Kidney transplantation provides cognitive benefits for patients with kidney disease

Nov 06, 2008

Individuals with kidney disease often suffer from cognitive impairment, but kidney transplantation can improve their mental performance, according to a paper being presented at the American Society of Nephrology's 41st Annual Meeting and Scientific Exposition in Philadelphia, Pennsylvania.

While researchers and clinicians consider cognitive decline to be a common occurrence in patients with chronic kidney disease, it is unclear if this impairment is due to patients' advanced age, their chronic health conditions, or potential treatment-related factors. In addition, the effects of surgery and immunosuppressant medications on memory and overall cognitive performance have been poorly studied, but previous research suggests that kidney transplantation may have a beneficial effect on patients' mental function.

To investigate this further, Mark Unruh, MD, and his colleagues at the University of Pittsburgh in Pittsburg, Pennsylvania, assessed kidney disease patients' cognitive performance before and after kidney transplantation. They did so by using neuropsychological tests related to language, learning and memory, attention, and other brain processes involved with thought and behavior.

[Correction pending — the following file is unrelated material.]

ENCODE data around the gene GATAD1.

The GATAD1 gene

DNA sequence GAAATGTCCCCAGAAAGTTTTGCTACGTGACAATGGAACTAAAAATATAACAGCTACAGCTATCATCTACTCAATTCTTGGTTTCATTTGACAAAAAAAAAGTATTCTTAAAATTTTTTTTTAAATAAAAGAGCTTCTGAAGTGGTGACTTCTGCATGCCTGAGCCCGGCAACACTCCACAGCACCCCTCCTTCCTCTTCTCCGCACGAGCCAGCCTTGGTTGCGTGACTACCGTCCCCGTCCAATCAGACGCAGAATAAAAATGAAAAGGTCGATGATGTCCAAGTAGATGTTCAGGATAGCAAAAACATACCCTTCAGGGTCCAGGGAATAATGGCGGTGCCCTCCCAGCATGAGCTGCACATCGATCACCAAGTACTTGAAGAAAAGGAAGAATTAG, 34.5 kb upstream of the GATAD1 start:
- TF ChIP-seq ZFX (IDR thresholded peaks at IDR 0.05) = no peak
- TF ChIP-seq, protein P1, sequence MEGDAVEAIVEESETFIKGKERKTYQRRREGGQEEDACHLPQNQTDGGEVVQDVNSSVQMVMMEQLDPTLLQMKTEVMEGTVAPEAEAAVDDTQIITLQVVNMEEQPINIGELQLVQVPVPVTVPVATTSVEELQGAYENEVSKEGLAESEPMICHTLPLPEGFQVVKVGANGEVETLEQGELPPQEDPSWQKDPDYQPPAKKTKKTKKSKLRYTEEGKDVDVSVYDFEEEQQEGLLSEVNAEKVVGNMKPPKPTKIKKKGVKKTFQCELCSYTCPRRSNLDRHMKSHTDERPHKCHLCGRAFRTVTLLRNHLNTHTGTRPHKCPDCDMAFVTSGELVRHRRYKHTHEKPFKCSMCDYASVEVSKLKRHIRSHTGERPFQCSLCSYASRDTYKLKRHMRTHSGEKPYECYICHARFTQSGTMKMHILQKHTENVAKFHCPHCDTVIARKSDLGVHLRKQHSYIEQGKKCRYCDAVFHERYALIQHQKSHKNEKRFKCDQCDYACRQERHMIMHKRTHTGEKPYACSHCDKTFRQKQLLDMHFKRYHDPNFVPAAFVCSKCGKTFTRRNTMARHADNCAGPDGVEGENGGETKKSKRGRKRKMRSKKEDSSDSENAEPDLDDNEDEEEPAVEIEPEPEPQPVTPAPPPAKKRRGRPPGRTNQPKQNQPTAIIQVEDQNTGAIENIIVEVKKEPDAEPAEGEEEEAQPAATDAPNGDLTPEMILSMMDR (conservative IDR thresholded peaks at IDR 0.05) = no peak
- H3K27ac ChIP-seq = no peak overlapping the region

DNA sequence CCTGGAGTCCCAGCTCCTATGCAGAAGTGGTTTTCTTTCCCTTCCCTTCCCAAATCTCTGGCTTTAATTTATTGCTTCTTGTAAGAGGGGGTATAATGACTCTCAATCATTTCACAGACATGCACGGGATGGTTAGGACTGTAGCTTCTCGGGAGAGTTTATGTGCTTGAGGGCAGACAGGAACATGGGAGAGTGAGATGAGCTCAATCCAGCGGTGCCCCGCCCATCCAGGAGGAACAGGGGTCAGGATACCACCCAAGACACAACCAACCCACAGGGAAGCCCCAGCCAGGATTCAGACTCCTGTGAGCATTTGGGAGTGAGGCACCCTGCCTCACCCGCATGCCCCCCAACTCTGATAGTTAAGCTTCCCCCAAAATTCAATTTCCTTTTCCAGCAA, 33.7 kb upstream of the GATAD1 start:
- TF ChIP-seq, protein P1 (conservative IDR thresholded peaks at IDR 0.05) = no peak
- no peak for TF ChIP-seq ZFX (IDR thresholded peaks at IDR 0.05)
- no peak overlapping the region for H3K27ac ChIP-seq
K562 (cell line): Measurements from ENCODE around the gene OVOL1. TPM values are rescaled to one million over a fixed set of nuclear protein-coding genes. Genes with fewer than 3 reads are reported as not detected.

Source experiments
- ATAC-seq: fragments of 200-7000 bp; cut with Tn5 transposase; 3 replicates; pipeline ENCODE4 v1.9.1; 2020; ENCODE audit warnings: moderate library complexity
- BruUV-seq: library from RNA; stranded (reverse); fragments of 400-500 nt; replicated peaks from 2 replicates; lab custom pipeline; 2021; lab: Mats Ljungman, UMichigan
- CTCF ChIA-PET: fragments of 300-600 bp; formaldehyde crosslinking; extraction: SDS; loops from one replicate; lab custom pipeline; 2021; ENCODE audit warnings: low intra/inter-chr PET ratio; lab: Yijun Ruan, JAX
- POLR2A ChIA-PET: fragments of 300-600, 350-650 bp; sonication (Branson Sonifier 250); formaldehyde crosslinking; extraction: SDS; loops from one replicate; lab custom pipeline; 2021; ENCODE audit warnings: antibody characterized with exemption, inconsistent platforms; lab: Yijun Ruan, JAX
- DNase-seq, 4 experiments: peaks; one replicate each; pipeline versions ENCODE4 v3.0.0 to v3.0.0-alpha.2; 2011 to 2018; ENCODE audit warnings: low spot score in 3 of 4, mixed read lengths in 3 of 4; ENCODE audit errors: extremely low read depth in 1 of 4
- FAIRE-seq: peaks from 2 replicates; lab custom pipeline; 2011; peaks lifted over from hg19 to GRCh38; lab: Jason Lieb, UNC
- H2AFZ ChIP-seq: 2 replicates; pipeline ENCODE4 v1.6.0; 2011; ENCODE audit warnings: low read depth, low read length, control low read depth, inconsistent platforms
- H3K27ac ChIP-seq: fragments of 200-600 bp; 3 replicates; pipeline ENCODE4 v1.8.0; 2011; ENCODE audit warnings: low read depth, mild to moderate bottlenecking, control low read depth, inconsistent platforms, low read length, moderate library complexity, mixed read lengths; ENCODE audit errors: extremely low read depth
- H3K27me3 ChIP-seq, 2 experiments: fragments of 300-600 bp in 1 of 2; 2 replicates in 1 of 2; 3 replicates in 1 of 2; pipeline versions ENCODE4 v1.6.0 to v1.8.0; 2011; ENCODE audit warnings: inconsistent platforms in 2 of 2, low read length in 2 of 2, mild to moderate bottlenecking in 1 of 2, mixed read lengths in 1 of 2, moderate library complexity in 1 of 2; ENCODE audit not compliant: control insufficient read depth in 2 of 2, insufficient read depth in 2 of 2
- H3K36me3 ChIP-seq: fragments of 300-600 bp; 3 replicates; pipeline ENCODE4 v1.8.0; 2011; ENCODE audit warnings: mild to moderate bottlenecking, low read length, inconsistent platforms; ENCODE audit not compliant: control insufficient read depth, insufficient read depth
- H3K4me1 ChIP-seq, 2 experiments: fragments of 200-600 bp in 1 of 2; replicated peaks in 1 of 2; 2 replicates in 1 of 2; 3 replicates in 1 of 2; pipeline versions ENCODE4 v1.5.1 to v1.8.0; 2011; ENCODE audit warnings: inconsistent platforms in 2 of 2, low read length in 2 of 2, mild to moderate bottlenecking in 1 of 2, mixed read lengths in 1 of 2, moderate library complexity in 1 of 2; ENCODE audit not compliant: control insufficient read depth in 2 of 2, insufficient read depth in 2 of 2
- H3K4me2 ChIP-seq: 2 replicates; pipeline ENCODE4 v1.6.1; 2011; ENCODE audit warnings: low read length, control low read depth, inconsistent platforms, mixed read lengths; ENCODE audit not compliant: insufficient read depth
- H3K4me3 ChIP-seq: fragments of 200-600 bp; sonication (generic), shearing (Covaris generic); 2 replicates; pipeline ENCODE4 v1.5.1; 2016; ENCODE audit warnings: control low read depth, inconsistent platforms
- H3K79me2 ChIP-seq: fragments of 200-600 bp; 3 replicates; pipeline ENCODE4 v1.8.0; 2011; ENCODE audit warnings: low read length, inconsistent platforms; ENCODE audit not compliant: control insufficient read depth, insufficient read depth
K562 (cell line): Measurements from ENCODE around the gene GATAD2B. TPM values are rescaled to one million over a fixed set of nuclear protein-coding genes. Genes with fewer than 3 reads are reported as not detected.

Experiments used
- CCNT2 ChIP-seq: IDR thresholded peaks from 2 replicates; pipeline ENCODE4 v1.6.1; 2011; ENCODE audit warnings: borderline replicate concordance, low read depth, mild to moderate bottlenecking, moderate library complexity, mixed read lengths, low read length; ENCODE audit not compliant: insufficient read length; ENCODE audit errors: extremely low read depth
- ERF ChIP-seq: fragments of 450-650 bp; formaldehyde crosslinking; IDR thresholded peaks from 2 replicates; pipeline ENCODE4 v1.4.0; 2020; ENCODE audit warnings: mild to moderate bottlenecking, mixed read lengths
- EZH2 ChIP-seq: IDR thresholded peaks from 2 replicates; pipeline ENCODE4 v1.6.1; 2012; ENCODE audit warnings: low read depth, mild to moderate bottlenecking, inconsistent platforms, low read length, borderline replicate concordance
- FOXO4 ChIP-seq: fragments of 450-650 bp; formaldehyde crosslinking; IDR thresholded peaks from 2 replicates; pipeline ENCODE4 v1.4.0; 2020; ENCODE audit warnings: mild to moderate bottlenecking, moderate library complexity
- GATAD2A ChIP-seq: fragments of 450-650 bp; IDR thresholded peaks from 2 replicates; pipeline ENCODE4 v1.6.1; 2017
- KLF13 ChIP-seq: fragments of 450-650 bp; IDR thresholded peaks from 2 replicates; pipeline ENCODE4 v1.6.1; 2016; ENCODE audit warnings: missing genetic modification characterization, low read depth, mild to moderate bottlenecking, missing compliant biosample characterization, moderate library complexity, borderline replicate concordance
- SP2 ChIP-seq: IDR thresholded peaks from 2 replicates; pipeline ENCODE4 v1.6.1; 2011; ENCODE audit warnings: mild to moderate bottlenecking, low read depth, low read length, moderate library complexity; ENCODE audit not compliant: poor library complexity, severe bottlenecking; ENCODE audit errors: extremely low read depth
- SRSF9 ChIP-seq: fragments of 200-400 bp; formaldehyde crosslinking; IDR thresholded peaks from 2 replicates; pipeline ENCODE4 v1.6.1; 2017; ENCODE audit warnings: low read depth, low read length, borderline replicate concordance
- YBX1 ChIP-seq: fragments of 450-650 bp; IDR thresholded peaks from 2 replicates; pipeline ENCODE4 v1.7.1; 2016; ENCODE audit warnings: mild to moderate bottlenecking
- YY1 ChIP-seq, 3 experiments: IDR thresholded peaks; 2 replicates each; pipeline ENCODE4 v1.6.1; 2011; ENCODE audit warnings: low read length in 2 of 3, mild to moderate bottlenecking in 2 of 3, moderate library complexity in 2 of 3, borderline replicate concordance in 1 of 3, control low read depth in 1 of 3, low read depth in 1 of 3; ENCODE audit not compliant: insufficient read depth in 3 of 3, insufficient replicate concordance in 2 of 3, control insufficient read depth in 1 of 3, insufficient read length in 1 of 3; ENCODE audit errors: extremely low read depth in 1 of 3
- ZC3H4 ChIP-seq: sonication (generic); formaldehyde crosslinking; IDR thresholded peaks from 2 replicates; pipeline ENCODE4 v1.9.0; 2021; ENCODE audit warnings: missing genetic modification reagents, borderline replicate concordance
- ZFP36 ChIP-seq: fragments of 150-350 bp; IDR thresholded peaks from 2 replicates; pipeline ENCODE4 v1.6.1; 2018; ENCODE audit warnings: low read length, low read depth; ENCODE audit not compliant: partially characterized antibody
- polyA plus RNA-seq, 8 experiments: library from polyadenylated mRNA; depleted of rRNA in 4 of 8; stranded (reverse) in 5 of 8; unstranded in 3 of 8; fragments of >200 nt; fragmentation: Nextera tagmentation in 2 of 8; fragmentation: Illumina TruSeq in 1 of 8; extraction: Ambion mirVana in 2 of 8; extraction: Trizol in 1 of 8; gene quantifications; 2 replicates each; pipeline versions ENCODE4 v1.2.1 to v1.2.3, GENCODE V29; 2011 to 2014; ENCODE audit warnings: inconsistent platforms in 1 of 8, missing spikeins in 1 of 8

The researchers compared test scores of 37 patients before and after they received transplants. A control group of 13 patients who did not receive kidney transplants but received dialysis was also followed over the same period of time.

Dr. Unruh and his team found a statistically significant improvement in performance on tests of verbal learning and memory, attention, and language after patients received kidney transplants. They found no such improvement in patients not undergoing this surgical procedure. In fact, test scores declined in these patients over time.

When comparing the differences of scores between the two groups adjusted to their original scores, transplanted patients performed particularly well on tests of learning and memory compared with dialysis patients.

Source: American Society of Nephrology

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